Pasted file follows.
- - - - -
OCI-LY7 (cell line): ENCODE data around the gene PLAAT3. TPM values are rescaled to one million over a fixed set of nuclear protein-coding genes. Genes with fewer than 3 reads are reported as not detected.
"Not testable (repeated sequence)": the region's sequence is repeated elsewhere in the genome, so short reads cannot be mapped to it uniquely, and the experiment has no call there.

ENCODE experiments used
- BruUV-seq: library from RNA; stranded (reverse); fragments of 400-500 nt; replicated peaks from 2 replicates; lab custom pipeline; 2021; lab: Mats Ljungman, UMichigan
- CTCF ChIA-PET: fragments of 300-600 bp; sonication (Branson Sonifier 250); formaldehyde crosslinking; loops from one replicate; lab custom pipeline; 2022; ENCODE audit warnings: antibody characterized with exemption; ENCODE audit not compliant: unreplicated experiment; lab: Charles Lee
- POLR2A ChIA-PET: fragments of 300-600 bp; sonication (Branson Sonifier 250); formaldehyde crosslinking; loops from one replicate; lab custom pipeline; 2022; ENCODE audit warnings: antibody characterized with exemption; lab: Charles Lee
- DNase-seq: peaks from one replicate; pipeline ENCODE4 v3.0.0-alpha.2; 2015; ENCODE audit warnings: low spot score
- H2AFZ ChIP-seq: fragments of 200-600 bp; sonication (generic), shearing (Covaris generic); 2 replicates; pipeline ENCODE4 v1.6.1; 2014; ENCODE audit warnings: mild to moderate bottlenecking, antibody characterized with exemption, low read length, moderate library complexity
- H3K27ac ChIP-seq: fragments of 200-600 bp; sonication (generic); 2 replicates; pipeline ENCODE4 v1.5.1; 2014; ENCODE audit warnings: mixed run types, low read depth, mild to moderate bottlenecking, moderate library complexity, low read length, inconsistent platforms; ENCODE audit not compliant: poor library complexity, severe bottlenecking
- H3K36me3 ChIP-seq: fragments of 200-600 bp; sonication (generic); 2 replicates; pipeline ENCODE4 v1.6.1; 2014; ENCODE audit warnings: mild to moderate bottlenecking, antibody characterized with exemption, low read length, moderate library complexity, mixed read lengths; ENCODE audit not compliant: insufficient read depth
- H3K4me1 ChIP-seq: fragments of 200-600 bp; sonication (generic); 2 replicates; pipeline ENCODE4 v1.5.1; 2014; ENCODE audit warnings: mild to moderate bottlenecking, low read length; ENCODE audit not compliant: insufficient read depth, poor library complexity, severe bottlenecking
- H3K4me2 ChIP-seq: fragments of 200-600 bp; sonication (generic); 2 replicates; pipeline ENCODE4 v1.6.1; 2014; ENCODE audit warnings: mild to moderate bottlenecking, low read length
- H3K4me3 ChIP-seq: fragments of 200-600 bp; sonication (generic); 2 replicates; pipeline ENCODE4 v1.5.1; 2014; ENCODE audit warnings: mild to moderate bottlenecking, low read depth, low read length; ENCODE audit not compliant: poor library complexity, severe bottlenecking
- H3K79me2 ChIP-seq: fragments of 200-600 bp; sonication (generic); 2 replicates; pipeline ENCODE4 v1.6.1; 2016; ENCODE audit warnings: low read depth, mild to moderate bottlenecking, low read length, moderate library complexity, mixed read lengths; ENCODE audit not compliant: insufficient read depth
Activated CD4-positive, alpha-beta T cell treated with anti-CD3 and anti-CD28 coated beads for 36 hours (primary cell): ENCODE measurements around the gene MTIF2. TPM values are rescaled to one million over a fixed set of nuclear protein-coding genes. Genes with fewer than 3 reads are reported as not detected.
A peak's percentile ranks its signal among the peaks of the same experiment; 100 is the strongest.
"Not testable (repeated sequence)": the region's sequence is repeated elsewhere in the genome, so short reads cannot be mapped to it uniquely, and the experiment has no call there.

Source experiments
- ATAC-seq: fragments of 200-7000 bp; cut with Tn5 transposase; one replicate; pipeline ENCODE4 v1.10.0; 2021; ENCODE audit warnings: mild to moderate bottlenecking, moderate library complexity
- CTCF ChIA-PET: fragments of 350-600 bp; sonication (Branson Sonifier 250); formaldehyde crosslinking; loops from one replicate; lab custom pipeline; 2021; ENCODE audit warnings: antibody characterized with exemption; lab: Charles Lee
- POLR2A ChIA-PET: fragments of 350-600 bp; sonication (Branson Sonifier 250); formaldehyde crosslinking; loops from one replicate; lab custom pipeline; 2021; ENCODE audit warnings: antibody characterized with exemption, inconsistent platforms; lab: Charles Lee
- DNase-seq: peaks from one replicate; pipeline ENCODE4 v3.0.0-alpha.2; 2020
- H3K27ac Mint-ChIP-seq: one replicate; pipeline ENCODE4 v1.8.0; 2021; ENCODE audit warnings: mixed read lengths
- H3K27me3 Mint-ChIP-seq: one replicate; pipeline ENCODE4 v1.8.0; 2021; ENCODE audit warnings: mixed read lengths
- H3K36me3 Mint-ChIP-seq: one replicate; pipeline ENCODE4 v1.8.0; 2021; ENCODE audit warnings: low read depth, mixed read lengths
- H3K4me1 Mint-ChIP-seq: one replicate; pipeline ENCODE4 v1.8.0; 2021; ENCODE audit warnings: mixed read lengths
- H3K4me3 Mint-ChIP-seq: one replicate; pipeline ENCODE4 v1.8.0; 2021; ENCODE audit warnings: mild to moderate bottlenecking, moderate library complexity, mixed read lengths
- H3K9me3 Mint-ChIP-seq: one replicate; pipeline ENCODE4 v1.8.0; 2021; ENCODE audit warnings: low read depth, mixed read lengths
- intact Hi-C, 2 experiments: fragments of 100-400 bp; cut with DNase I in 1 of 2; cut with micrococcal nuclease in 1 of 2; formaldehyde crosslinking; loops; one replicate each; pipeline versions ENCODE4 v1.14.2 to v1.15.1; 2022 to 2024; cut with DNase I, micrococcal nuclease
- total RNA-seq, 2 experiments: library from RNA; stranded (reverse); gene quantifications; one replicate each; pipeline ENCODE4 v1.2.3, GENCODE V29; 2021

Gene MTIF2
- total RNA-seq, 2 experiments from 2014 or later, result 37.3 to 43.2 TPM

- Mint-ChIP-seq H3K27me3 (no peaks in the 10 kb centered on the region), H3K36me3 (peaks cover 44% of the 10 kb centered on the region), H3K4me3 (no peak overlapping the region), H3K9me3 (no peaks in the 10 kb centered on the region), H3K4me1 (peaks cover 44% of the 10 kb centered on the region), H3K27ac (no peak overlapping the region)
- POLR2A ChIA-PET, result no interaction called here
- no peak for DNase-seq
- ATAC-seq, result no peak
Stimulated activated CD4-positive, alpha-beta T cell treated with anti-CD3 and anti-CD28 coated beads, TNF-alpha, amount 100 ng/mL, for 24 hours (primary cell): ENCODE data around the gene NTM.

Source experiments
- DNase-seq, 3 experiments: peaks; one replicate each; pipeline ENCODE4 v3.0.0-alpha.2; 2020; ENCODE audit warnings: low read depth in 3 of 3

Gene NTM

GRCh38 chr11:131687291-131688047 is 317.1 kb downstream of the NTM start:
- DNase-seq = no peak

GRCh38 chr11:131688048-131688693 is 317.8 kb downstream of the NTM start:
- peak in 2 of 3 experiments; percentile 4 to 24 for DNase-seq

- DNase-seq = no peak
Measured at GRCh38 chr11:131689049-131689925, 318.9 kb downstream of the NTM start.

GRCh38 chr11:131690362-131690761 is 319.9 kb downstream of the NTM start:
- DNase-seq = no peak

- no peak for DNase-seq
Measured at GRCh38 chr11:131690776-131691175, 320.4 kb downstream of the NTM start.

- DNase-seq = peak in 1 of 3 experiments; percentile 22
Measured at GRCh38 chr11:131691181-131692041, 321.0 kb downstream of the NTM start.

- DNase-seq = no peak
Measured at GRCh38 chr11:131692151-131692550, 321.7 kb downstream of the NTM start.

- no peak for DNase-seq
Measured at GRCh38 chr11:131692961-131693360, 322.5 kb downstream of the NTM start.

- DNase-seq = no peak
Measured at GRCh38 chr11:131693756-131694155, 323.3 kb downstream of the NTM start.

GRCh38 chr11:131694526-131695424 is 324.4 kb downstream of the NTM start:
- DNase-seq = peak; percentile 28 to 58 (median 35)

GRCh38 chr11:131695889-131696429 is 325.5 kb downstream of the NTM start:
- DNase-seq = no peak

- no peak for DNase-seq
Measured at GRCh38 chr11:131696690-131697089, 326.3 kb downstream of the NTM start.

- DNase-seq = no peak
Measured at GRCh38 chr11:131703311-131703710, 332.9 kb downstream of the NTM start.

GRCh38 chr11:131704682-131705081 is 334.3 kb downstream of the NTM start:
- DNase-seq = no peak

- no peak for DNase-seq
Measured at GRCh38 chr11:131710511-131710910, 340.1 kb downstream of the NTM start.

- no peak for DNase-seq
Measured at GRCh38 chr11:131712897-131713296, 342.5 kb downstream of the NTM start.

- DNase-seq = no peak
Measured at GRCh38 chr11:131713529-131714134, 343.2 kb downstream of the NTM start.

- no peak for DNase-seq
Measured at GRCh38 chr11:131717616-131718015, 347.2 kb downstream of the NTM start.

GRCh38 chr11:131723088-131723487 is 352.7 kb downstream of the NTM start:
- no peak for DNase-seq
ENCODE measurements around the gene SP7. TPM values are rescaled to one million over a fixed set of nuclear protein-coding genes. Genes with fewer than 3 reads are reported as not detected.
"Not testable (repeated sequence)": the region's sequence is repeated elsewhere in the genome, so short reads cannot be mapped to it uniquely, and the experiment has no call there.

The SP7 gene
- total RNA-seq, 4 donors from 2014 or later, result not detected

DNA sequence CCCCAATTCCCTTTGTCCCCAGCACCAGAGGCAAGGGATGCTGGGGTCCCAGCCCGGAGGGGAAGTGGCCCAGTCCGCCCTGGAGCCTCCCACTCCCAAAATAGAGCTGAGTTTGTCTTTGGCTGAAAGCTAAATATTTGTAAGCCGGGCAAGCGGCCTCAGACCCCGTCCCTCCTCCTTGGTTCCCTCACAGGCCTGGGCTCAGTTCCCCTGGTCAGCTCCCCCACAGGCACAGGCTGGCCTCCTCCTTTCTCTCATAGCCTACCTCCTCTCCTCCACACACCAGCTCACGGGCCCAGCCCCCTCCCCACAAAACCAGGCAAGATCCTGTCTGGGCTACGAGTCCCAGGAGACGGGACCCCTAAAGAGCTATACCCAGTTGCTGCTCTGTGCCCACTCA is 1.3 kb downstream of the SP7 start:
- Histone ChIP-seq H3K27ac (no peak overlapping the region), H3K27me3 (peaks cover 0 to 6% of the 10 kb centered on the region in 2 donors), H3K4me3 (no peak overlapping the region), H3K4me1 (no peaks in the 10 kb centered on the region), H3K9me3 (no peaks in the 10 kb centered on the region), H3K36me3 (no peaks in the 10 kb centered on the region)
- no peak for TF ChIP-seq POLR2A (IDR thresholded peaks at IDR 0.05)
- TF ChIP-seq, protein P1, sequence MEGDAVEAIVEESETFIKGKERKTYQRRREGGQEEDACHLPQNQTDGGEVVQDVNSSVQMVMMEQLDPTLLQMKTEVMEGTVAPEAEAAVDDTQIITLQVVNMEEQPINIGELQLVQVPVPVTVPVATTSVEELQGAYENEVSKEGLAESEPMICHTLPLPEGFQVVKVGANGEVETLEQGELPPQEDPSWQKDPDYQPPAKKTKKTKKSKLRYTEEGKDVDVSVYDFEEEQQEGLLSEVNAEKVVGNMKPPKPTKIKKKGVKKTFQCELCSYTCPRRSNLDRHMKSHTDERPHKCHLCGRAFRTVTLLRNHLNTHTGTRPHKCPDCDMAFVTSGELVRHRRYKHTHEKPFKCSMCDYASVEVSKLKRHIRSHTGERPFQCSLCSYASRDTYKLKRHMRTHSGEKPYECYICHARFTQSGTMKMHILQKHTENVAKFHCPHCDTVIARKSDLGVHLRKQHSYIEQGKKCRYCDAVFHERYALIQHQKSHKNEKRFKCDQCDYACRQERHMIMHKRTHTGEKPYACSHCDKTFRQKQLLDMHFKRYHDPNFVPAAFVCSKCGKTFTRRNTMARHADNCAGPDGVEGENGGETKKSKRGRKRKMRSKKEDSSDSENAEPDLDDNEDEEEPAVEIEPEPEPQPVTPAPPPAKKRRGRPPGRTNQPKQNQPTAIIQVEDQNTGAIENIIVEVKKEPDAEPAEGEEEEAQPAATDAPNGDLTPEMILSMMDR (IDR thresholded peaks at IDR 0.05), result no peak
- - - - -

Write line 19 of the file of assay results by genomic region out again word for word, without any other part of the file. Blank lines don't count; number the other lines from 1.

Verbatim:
- ATAC-seq: fragments of 200-7000 bp; cut with Tn5 transposase; one replicate; pipeline ENCODE4 v1.10.0; 2021; ENCODE audit warnings: mild to moderate bottlenecking, moderate library complexity